## Abstract

Text indexing is a fundamental problem in computer science, where the task is to index a given text (string) T[1..n], such that whenever a pattern P[1..p] comes as a query, we can efficiently report all those locations where P occurs as a substring of T. In this paper, we consider the case when P contains wildcard characters (which can match with any other character). The first non-trivial solution for the problem was given by Cole et al. [11], where the index space is O(nlog^{k}n) words or O(nlog^{k+1}n) bits and the query time is O(p+2^{h}loglogn+occ), where k is the maximum number of wildcard characters allowed in P, h≤k is the number of wildcard characters in P and occ represents the number of occurrences of P in T. Even though many indexes offering different space-time trade-offs were later proposed, a clear improvement on this result is still not known. In this paper, we first propose an O(nlog^{k+ε}n) bits index achieving the same query time as the of Cole et al.'s index, where 0<ε<1 is an arbitrary small constant. Then we propose another index of size O(nlog^{k}nlogσ) bits, but with a slightly higher query time of O(p+2^{h}logn+occ), where σ denotes the alphabet set size. We also study a related problem, where the task is to index a collection of documents (of n characters in total) so as to find the number of distinct documents containing a query pattern P. For the case where P contains at most a single wildcard character, we propose an O(nlog. . n)-word index with optimal O(p) query time.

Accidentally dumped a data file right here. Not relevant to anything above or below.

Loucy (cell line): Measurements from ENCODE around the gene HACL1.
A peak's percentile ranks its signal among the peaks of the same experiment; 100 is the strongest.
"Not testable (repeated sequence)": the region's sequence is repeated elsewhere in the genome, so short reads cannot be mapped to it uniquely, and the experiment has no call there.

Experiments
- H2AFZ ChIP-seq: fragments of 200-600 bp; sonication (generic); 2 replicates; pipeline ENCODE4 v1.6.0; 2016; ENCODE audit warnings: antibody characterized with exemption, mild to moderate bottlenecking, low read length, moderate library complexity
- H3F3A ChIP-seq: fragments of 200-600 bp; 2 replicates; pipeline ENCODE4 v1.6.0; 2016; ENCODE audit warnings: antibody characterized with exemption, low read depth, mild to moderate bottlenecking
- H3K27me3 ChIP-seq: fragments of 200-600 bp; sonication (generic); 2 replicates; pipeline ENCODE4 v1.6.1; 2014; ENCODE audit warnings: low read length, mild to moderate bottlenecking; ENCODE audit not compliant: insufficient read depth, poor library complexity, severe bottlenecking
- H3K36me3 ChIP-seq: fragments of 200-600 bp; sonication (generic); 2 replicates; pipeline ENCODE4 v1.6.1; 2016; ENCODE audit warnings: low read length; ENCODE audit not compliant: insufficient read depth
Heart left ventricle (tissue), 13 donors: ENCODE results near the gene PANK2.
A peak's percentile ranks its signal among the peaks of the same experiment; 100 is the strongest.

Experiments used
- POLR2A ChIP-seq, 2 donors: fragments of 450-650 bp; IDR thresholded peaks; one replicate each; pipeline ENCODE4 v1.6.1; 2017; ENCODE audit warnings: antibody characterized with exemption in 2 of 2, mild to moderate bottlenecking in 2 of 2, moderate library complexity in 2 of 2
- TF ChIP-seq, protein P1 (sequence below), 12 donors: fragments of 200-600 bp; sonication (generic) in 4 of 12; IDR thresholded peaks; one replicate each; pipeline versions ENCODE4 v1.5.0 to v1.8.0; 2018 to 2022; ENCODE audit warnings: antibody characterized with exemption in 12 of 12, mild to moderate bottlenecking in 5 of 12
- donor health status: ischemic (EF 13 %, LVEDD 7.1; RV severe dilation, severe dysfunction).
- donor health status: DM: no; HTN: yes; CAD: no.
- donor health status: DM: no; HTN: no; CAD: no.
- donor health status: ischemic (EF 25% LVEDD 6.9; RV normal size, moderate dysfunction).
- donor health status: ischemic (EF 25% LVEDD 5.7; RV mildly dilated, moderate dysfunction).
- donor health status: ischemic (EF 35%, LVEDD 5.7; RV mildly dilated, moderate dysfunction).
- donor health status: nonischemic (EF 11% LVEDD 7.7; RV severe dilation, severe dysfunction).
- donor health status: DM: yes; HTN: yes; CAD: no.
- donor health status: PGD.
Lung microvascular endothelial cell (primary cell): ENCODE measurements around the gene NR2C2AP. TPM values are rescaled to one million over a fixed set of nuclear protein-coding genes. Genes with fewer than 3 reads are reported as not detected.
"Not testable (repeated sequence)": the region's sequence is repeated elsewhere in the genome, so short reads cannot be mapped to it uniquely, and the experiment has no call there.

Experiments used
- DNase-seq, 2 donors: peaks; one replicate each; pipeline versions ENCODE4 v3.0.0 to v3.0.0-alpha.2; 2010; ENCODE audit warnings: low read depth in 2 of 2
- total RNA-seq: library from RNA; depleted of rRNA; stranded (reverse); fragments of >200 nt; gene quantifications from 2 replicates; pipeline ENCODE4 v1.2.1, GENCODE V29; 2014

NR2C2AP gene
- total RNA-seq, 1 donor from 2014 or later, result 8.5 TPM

Original language | English |
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Pages (from-to) | 120-127 |

Number of pages | 8 |

Journal | Theoretical Computer Science |

Volume | 557 |

Issue number | C |

DOIs | |

State | Published - 2014 |

### Bibliographical note

Publisher Copyright:© 2014.

## Keywords

- Data structures
- Range searching
- String indexing
- Suffix trees
- Wildcards